Financial Planning for Your Family and Business
This page may contain links to Amazon.com or other sites from which I may receive commission on purchases you make after clicking on such links. Read my full Disclosure Policy
When you’re self-employed, you face the dual challenge of keeping your business running while saving for your family’s future. For entrepreneurs, successful financial planning needs to cover both business and personal finances. Although I’m no expert, I’d like to share a few tips I’ve picked up during my 10+ years as a small business owner.
Integrate Your Bookkeeping
One basic challenge is keeping track of everything. While accounting best practices emphasize keeping business and personal books separate, in practice, this can get complicated. Some bookkeepers advocate creating an “other” category in your business QuickBooks file where you can itemize your personal income and expenses and compare them with your business books. Your accounting professional may recommend other solutions.
Set Financial Goals
Any good plan starts with clear goals. If you have children, your financial goals may cover anything from allowances to summer jobs to college tuition. For your business, they should include managing expenses, paying subcontractors or employees, preparing taxes, and short-term and retirement savings.
Engaged and married couples face issues such as prenuptial agreements, joint bank accounts and tax filings, shared insurance coverage, and parenting costs. Prospective home owners must address mortgage financing, real estate taxes and home insurance. As we get older, retirement budgeting and investment become increasingly pressing. Crises such as unemployment, injury and divorce can necessitate financial adjustments. Finally, estate planning can ensure you leave something to your loved ones.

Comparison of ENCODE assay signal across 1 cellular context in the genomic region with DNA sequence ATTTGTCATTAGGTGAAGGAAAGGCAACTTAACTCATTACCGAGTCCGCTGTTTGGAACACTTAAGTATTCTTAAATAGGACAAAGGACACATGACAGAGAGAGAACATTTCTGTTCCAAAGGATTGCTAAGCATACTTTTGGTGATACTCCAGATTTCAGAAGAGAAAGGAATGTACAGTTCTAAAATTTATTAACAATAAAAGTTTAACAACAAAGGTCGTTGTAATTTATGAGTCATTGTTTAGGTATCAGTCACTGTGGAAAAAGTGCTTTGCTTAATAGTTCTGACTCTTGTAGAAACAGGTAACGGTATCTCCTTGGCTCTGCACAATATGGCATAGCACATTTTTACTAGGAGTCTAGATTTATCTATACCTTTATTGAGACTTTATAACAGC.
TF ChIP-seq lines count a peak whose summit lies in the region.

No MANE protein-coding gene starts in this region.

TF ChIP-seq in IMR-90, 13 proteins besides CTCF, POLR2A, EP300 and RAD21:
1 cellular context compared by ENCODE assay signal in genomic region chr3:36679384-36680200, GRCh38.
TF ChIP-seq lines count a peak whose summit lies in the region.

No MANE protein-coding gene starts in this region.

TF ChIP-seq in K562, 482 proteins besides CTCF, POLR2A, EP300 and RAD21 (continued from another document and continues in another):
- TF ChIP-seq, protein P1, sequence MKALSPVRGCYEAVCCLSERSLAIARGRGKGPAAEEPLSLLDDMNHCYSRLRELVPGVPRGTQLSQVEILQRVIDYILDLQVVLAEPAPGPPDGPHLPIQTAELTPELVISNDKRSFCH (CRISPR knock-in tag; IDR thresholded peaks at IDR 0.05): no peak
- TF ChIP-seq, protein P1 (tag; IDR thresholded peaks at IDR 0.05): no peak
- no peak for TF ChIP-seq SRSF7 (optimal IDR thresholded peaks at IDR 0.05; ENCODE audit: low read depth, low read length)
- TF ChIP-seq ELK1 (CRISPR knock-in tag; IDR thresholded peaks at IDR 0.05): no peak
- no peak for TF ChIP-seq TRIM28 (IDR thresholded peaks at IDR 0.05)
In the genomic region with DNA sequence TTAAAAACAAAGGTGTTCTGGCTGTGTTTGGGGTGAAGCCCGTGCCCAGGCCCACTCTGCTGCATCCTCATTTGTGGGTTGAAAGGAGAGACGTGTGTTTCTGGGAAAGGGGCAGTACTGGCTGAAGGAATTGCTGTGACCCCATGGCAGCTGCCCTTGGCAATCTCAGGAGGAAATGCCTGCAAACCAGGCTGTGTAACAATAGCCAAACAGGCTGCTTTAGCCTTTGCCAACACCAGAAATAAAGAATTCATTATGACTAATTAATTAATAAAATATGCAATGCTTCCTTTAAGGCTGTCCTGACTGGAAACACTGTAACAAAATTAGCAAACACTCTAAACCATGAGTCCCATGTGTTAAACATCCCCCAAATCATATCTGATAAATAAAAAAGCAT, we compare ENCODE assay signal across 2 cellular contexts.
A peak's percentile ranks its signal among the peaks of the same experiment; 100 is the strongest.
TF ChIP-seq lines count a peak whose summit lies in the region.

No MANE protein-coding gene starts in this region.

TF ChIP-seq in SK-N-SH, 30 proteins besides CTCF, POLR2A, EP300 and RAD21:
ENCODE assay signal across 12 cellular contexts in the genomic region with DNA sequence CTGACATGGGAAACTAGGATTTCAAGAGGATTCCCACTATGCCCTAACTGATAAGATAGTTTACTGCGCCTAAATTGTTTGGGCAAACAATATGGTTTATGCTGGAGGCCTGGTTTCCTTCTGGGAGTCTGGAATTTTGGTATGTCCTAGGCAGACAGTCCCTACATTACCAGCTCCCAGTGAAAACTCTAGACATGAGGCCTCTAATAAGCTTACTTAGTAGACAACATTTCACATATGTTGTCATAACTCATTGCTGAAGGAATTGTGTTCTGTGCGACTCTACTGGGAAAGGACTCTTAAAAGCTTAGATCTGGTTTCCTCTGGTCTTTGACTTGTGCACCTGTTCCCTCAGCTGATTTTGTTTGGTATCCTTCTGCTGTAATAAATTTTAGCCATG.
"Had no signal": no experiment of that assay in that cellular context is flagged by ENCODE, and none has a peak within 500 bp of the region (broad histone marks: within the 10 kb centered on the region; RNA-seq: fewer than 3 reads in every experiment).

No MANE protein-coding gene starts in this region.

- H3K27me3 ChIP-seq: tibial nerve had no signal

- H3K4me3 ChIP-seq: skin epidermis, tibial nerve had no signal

Your business financial goals should serve your personal goals. How much profit per year does your business need to earn for you to achieve your personal goals? How does that translate into revenue? How do business expenses and taxes factor into the picture?
Creating Annual, Quarterly and Monthly Plans
With a sense of your long-term personal and business financial goals, the next step is to map out a detailed plan. The U.S. Small Business Administration recommends developing your business financial projections with a five-year outlook. You can apply this rule of thumb to simultaneously handle personal financial projections as a function of your business performance. For each year, your business projections should include forecasts of income statements, balance sheets, cash flow statements, and capital expenditure budgets. For the first year, break this down into monthly detail. Quarterly and annual projections are sufficient for longer term planning.
According to a CBS news story, many small business owners fail to set aside money for retirement, and some have been forced to dip into what savings they do have just to keep their companies afloat. Even if you love what you do, you probably hope to retire someday, so keeping an eye on the future is crucial.
Scott and I are fortunate to have an excellent financial advisor, John Wright of Freedom 55 Financial. Unlike financial planners we’ve dealt with in the past, John makes a point of meeting with us every year to review our investment portfolio and our situation. He also stays in touch with us on an ongoing basis to keep us informed of important market trends. If you’re looking for a financial advisor in the Hamilton/Burlington area, let me know, and I’ll be happy to introduce you. If you’re outside this area, ask your friends, family, or local colleagues for a recommendation.
Photo © Sergej Khackimullin / depositphotos